7 Questions with Alton Brown
Alton Brown is one of the most popular and beloved TV chefs in the genre. His mix of geeky science proficiency and every-man appeal have made the Georgia boy an icon of food television world wide. It’s nice to profile someone everyone knows because it allows me more room to address the events of our meeting.
One year ago the good people of Dauphin Island, Alabama had just put on their first ever gumbo cook-off and were getting ready for the busy tourist and sport fishing season that annually brings hundreds of thousands of visitors to this town of 1300 residents. A month later there was an explosion on BP’s Deepwater Horizon oil rig. As a result eleven men died and an entire season of industry was lost to a third of the nation’s coastline.
As injurious as the spill itself was to communities like Dauphin Island the problem was compounded by a lackadaisical response by British Petroleum and the dysfunctional efforts of the Obama administration which exponentially increased the damage from the spill. The final cherry on top of this bureaucratic Sundae is the reluctance of Gulf Coast Claims Facility administrator Kenneth Feinberg to distribute the $20 billion set aside for those injured by the spill. To date only 5% of the money has been paid to the rightful victims, while Feinberg’s fee has been doubled by British Petroleum as reward for a job well done.
The husband and wife team of Dana Popoff and Marion Laney, both integral parts of the Good Eats production staff, live on Dauphin Island. It was while discussing the Gulf Crisis with their boss, the aforementioned Mr. Brown, that the cheflebrity asked, “What can I do to help?” On March 26th of this year Alton Brown was the guest of honor at the 2nd Annual Dauphin Island Gumbo Cook-off at which I was scheduled to be a judge.
Attendance at this year’s cook-off was more than triple that of last year’s event. What’s more Brown’s visit assured the people of the beaten but not broken Gulf Coast that even if BP and the government don’t care about them there are people out there that do. I was lucky enough to spend the better part of a day in the presence of Alton and to see firsthand the effect his celebrity had on the people of the community.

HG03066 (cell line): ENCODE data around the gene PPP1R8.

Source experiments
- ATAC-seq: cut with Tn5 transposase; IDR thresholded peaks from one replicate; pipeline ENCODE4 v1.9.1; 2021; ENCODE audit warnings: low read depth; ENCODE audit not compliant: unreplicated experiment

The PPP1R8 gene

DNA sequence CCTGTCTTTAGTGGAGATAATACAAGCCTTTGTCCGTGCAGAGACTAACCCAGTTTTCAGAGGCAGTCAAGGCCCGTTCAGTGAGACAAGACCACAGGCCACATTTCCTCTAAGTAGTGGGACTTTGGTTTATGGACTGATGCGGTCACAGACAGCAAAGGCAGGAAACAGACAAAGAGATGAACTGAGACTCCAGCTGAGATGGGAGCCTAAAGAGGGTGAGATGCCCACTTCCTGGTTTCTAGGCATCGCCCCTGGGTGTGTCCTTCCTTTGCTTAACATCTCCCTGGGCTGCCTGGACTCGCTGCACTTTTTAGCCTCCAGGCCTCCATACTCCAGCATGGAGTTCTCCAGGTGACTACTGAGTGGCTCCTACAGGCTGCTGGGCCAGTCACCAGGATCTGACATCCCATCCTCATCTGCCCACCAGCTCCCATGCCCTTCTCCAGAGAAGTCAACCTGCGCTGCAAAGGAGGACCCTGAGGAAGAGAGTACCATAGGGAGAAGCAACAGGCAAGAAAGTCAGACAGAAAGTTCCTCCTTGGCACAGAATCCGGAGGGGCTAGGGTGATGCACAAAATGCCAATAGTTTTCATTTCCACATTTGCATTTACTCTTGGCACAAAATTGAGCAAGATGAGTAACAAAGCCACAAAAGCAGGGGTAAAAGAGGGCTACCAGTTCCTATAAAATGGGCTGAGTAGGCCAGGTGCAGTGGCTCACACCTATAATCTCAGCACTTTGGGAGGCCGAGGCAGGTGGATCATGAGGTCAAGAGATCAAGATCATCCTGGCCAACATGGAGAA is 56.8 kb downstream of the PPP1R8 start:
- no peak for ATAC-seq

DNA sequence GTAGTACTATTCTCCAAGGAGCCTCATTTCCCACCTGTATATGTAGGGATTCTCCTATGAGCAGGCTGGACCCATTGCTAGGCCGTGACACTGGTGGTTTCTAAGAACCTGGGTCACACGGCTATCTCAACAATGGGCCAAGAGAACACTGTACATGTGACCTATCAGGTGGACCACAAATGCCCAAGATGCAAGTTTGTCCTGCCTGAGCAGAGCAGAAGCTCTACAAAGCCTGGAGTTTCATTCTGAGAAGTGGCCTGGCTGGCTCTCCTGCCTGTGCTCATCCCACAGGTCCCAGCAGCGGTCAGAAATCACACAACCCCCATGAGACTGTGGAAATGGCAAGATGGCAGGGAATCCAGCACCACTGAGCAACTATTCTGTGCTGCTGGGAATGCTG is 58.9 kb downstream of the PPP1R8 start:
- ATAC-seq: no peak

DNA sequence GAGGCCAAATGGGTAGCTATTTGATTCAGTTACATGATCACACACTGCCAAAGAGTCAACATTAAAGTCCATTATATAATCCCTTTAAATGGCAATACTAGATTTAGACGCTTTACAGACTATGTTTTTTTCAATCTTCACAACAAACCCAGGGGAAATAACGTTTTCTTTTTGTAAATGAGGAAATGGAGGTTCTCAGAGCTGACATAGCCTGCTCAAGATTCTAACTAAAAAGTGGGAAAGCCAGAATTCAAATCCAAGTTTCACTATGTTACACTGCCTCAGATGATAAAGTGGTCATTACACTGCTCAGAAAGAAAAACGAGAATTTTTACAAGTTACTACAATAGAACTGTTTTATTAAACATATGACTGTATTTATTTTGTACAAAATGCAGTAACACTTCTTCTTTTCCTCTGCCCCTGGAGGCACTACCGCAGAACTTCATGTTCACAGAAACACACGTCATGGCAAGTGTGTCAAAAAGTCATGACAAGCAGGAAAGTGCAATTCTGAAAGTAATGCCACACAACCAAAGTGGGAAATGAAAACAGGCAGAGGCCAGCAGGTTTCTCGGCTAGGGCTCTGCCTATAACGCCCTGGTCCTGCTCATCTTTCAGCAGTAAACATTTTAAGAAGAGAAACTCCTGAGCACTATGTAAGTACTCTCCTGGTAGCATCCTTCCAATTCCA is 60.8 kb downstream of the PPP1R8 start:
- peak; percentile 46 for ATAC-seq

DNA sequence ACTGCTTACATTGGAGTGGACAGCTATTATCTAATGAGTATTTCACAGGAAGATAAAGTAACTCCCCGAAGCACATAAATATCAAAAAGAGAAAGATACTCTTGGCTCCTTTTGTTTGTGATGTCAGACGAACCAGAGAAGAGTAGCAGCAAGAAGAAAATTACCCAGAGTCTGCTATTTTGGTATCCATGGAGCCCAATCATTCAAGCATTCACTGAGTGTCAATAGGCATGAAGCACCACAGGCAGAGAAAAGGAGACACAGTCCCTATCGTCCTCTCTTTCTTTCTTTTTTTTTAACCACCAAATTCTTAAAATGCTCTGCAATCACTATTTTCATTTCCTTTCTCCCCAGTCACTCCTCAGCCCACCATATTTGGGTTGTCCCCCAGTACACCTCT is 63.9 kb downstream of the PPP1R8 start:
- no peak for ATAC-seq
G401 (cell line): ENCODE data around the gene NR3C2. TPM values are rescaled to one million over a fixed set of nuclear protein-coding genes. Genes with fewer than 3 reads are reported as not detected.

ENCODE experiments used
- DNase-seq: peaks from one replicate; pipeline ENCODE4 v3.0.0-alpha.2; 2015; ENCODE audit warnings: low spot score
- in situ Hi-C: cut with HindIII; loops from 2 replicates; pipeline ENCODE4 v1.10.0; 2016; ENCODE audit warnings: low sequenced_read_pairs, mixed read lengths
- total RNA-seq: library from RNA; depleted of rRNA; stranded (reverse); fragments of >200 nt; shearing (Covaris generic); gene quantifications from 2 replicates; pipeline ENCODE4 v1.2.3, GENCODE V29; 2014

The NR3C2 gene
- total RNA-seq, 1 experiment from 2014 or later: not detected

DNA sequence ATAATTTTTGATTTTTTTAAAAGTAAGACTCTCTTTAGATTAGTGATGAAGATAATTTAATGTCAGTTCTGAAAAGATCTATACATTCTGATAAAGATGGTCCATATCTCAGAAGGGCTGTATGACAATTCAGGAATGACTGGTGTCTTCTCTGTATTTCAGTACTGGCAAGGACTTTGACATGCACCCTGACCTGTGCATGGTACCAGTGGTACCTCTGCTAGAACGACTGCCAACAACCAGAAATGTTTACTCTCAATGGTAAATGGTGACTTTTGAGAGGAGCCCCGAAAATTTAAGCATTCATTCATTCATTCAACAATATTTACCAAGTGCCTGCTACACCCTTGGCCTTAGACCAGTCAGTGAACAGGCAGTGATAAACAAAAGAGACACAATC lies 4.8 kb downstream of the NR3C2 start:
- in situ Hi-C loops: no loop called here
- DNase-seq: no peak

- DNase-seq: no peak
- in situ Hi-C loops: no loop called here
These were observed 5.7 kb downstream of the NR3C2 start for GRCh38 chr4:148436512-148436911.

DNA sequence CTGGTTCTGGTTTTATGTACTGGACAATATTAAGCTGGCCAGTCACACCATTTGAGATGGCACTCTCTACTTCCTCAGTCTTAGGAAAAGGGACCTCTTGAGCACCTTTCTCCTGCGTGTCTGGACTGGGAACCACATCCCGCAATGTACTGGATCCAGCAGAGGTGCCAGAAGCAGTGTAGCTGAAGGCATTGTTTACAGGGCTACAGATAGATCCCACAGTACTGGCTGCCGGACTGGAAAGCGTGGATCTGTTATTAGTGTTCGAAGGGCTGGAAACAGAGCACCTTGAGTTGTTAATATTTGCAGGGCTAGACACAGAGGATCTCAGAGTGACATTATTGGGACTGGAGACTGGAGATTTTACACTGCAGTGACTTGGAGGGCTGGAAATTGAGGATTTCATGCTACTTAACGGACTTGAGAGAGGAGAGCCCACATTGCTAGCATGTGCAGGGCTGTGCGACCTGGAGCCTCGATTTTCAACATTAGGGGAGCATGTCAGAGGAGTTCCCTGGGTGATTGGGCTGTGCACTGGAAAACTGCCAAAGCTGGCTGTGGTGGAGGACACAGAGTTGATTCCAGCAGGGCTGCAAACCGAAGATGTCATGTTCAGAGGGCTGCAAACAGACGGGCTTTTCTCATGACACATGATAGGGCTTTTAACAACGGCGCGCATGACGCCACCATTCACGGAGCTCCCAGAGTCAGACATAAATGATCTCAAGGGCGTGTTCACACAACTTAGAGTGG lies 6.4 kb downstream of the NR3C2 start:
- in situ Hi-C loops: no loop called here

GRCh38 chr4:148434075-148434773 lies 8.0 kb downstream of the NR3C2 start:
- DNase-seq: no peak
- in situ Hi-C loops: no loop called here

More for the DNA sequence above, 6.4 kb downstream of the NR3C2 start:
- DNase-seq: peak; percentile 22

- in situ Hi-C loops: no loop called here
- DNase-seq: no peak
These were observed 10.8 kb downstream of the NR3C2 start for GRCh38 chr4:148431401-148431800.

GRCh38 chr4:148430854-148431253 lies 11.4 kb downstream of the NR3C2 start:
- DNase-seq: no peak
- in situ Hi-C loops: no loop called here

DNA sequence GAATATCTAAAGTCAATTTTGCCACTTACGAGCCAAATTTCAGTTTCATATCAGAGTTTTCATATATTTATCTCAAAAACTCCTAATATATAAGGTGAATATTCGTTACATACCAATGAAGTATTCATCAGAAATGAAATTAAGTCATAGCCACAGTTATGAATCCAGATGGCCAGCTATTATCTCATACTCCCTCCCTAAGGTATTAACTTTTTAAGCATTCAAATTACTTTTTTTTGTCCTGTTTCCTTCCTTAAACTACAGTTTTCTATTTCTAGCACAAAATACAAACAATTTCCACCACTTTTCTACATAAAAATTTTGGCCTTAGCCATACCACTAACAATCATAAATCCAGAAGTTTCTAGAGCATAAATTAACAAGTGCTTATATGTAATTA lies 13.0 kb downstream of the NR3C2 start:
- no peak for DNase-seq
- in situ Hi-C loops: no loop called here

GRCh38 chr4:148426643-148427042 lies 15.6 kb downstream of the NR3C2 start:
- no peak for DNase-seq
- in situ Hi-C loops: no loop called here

For his part Alton was kind enough to answer 7 Questions.
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1. What brings you to Lower Alabama?
I’m a fan of American seafood and even bigger fan of American fisherman. We have a perception in this country right now that something that is imported from people we don’t know, in lands we don’t understand and languages we don’t care about are making better seafood than we have here in America. I’m here to help stamp that out. I came down here to let people know that American seafood is back. Gulf seafood is back.
2. What can people do to help change things?
Tell your congressman. Write people. Get mad. Refuse to eat in restaurants that serve imported seafood. This is America. I don’t think we should import seafood at all. America pretty much has ocean all the freaking way around it. Countries that cannot feed themselves go down.
3. What’s your favorite food?
I’ve learned a very important lesson as a married man. My favorite food is whatever my wife is going to make next, regardless of whether I like it or not.
4. Being as how this is a gumbo cook-off the question begs to be asked, what’s the best gumbo you’ve ever had?
The best gumbo that I’ve ever personally encountered, it probably would have been in a small town near Lafayette, Louisiana.
5. So Bobby Flay said when he did the original Iron Chef in Japan that they were actually given five possible secret ingredients. Is that the same for Iron Chef America?
Here’s the deal. About two weeks before the competition the chefs are given a list of ten possibilities and they have to plan for the ten possibilities.
6. What do you do with all the food you cook on Good Eats?
All the food at the end of the day generally goes to a food bank or a shelter. Unless it’s really crappy. Food Network’s got a really strong policy about that as well.
7. You film Good Eats in Atlanta, have you ever considered doing the show from the Food Network Studios?
I’m a Southerner. I’ve had a lot of offers to move to Los Angeles or New York and ah, I’m not gonna do that...